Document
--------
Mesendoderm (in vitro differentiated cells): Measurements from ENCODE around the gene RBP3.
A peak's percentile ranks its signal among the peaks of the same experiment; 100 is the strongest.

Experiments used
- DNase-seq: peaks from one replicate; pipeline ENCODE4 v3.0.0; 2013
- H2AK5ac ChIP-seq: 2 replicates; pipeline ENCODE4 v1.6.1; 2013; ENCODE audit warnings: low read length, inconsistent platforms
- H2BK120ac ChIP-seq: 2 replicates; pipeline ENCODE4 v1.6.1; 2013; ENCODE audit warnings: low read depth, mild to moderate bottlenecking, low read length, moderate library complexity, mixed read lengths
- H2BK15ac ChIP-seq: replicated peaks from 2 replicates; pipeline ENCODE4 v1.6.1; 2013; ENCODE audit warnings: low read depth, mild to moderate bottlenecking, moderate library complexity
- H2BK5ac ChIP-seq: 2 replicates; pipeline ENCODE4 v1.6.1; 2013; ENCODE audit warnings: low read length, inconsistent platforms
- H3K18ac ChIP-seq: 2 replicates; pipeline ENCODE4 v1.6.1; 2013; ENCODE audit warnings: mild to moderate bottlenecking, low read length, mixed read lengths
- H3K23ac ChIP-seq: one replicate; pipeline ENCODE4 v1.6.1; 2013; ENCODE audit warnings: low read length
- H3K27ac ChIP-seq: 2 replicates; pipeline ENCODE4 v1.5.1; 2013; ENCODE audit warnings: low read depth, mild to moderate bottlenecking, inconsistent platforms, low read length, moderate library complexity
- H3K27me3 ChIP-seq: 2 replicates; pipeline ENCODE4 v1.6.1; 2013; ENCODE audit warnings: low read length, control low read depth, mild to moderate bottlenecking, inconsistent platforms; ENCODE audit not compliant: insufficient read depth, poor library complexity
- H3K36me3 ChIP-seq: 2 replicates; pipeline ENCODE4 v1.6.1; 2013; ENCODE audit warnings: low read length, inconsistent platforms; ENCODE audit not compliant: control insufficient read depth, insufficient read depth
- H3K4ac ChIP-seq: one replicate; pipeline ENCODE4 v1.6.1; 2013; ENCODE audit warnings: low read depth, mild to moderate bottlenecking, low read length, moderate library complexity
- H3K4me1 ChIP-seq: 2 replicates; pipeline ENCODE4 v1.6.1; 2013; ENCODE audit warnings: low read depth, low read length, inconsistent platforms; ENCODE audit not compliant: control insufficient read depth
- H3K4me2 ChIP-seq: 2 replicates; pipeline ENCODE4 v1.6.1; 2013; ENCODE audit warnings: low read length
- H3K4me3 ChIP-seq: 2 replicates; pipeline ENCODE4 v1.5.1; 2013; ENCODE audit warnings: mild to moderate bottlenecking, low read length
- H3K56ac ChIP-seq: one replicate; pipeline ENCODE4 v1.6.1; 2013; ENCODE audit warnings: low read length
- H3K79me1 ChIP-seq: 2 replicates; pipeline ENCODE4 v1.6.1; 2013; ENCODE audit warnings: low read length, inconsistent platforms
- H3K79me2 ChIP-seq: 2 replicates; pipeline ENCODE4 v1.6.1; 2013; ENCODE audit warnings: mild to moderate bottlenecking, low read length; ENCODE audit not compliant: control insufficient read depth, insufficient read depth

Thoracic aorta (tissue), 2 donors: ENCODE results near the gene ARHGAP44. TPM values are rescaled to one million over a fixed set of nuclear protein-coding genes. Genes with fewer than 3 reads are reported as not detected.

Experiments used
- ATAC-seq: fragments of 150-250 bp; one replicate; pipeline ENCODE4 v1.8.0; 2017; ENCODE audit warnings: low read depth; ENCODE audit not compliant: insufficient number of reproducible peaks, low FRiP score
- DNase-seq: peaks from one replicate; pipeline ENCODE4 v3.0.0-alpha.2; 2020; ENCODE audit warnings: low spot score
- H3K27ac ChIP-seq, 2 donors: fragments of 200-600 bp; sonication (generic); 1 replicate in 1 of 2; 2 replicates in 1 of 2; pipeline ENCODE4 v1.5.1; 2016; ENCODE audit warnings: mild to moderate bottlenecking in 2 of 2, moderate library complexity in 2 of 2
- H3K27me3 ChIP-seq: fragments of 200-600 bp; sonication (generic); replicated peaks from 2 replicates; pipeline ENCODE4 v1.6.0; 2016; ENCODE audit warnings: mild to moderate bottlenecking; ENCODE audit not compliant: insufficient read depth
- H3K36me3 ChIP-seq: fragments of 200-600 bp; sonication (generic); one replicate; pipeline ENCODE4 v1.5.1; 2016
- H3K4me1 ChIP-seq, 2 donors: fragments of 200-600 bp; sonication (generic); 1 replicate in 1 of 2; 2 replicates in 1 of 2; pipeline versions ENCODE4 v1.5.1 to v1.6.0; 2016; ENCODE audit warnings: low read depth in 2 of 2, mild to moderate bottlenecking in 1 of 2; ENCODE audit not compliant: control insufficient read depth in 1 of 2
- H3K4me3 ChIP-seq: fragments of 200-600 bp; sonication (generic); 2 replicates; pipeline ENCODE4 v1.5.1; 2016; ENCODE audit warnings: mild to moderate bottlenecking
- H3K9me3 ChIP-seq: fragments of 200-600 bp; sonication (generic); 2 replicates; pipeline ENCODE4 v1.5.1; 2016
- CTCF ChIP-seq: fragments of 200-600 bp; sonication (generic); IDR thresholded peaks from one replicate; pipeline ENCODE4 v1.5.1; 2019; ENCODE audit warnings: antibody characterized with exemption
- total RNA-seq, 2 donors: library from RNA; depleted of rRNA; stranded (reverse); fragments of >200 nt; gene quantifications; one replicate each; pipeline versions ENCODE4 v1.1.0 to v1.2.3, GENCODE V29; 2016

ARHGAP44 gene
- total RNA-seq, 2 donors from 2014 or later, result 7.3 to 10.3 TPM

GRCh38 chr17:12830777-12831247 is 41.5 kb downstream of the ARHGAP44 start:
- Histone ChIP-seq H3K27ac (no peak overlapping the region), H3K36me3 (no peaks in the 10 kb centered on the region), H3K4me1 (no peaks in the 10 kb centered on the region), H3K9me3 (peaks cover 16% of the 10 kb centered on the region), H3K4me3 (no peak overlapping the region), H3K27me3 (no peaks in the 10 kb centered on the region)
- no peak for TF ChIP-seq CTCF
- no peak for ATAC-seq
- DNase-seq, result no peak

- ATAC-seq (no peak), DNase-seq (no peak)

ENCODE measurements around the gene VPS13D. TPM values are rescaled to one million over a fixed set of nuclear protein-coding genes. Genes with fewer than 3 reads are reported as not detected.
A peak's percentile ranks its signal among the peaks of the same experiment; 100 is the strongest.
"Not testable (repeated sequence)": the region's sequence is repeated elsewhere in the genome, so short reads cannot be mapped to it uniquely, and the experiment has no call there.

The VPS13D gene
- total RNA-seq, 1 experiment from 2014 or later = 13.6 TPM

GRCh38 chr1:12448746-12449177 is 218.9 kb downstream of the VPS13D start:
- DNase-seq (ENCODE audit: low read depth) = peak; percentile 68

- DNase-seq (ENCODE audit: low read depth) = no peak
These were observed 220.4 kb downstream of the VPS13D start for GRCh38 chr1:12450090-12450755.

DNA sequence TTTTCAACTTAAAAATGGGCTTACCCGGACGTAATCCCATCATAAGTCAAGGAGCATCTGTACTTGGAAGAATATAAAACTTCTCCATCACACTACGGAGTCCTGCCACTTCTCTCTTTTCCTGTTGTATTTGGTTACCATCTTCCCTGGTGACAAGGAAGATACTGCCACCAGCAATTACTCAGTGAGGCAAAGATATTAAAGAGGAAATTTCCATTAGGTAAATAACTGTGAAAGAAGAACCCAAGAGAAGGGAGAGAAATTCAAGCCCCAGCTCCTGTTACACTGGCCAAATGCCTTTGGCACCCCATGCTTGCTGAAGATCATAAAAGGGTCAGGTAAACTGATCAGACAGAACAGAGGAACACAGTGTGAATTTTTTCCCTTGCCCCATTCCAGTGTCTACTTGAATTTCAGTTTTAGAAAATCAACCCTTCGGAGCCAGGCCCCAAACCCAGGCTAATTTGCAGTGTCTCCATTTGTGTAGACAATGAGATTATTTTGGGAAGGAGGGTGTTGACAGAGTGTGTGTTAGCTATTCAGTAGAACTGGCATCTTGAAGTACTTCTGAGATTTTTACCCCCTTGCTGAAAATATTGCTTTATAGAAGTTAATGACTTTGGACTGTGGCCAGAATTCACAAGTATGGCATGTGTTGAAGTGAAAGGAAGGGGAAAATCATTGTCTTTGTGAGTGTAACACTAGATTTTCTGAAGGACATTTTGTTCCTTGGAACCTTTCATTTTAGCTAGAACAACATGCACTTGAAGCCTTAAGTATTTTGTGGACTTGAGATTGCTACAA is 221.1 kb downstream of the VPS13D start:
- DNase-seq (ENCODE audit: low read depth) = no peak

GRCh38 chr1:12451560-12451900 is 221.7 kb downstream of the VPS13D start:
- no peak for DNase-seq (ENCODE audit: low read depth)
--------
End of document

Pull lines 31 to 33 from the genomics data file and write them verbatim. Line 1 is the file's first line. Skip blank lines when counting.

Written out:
- CTCF ChIP-seq: fragments of 200-600 bp; sonication (generic); IDR thresholded peaks from one replicate; pipeline ENCODE4 v1.5.1; 2019; ENCODE audit warnings: antibody characterized with exemption
- total RNA-seq, 2 donors: library from RNA; depleted of rRNA; stranded (reverse); fragments of >200 nt; gene quantifications; one replicate each; pipeline versions ENCODE4 v1.1.0 to v1.2.3, GENCODE V29; 2016

ARHGAP44 gene